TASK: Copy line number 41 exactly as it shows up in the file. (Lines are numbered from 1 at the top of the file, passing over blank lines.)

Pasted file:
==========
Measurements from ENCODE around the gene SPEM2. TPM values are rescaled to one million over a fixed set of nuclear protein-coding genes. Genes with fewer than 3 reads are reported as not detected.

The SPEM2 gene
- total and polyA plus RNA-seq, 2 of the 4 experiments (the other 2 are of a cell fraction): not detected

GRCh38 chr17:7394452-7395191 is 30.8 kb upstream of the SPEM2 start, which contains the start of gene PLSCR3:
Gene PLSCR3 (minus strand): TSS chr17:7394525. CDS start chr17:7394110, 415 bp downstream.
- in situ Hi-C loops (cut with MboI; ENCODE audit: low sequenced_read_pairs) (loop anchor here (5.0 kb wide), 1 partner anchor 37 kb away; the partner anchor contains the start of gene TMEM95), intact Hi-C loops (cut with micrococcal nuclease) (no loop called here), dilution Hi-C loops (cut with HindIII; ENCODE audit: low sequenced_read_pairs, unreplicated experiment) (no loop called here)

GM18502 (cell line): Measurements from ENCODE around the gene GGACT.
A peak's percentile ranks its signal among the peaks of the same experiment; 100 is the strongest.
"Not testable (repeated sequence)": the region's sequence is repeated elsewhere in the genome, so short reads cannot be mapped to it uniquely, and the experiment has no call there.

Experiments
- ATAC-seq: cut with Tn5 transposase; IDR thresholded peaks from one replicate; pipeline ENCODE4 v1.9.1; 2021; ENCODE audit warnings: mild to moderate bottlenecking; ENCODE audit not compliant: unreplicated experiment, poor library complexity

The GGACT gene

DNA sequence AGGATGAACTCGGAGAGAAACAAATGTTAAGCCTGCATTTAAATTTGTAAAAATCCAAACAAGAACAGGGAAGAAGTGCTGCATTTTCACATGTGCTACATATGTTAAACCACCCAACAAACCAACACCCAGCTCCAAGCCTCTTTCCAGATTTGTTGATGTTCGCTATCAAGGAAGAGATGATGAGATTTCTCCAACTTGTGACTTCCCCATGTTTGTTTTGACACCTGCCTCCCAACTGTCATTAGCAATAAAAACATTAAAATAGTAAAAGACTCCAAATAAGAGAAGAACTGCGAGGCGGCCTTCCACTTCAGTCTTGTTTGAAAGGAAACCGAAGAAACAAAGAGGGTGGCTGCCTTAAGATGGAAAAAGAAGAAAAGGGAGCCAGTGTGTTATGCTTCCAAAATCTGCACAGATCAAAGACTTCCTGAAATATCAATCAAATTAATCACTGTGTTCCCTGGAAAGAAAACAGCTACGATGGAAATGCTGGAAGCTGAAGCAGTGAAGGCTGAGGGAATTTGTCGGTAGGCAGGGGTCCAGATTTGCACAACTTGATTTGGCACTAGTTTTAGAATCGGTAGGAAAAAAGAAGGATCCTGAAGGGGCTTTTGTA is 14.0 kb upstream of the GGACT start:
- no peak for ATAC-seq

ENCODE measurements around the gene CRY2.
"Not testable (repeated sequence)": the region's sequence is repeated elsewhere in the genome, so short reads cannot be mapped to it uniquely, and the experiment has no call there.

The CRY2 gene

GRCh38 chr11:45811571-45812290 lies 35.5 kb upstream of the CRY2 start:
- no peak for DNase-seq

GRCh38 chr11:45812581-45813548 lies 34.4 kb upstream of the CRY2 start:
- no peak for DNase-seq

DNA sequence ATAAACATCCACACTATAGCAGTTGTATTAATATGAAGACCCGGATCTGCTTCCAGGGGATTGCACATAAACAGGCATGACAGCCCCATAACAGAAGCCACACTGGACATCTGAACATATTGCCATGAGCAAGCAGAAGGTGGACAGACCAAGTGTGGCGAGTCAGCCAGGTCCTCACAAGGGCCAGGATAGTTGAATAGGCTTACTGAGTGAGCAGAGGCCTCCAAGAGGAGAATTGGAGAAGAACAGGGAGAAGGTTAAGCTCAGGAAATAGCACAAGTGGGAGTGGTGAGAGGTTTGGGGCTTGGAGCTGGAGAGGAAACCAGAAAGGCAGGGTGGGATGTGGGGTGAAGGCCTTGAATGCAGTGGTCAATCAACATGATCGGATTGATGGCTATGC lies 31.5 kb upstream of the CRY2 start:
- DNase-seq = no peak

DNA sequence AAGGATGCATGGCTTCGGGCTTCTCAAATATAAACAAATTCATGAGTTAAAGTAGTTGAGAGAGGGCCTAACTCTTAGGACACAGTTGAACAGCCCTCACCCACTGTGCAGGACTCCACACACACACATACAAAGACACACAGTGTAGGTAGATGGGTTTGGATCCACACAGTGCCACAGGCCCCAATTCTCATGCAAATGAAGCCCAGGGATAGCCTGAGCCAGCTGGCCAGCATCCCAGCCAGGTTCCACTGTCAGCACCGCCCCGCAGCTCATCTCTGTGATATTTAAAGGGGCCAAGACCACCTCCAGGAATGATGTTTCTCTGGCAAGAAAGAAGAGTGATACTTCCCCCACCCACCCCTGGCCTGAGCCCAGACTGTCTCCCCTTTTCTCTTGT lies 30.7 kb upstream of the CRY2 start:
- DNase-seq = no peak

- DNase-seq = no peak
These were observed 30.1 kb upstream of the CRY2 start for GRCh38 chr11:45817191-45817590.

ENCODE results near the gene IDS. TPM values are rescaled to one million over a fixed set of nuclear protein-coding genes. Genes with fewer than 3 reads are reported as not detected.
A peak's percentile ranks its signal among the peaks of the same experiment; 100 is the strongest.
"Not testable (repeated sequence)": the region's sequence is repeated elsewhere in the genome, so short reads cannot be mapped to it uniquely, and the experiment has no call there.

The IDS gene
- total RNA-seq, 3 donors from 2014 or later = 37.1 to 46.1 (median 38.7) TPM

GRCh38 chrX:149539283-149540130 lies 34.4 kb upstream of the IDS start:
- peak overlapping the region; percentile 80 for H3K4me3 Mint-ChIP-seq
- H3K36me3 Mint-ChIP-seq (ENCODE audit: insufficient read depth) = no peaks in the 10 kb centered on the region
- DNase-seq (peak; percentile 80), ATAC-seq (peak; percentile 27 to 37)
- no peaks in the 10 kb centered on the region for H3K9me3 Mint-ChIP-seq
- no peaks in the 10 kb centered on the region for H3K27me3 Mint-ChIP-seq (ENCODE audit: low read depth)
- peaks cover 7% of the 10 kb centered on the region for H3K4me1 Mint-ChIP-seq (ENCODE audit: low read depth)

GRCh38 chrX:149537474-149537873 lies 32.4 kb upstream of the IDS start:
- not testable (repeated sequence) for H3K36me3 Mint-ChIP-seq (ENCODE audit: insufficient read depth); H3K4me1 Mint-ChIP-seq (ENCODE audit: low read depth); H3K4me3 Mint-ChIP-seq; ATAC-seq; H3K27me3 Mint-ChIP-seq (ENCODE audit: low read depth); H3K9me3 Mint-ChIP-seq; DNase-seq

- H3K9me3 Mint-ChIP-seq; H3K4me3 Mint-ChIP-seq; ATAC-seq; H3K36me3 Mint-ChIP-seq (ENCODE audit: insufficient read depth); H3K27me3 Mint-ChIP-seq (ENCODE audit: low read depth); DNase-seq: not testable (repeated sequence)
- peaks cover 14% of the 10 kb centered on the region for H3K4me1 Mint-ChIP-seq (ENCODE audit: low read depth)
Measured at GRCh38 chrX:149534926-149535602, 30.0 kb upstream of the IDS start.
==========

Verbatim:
- not testable (repeated sequence) for H3K36me3 Mint-ChIP-seq (ENCODE audit: insufficient read depth); H3K4me1 Mint-ChIP-seq (ENCODE audit: low read depth); H3K4me3 Mint-ChIP-seq; ATAC-seq; H3K27me3 Mint-ChIP-seq (ENCODE audit: low read depth); H3K9me3 Mint-ChIP-seq; DNase-seq